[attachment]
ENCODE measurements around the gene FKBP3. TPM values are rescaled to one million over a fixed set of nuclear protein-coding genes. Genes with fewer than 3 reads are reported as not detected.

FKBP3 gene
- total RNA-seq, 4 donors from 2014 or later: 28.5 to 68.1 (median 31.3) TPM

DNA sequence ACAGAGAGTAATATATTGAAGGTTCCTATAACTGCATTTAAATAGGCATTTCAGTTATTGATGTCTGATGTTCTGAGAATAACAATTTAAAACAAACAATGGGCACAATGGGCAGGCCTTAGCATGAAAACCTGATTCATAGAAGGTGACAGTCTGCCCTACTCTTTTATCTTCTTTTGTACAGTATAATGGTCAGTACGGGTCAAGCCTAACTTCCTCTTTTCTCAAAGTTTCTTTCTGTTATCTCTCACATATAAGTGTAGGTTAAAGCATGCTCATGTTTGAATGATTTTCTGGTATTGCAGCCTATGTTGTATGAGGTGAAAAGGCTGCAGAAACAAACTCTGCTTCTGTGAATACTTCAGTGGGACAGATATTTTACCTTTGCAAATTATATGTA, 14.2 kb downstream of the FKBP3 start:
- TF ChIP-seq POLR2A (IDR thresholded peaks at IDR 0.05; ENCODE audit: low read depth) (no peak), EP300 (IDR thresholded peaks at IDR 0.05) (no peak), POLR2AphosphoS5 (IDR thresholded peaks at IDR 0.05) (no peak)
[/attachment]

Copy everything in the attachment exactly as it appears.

ENCODE measurements around the gene FKBP3. TPM values are rescaled to one million over a fixed set of nuclear protein-coding genes. Genes with fewer than 3 reads are reported as not detected.

FKBP3 gene
- total RNA-seq, 4 donors from 2014 or later: 28.5 to 68.1 (median 31.3) TPM

DNA sequence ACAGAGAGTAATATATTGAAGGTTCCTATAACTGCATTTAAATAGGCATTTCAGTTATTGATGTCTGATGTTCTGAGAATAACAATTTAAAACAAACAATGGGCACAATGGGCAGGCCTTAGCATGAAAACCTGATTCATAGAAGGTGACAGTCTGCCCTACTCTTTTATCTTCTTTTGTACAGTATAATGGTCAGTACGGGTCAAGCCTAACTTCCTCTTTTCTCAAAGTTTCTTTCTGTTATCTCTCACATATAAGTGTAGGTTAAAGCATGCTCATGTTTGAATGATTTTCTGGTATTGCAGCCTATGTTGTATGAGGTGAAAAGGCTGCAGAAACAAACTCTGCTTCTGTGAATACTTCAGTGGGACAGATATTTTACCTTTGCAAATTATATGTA, 14.2 kb downstream of the FKBP3 start:
- TF ChIP-seq POLR2A (IDR thresholded peaks at IDR 0.05; ENCODE audit: low read depth) (no peak), EP300 (IDR thresholded peaks at IDR 0.05) (no peak), POLR2AphosphoS5 (IDR thresholded peaks at IDR 0.05) (no peak)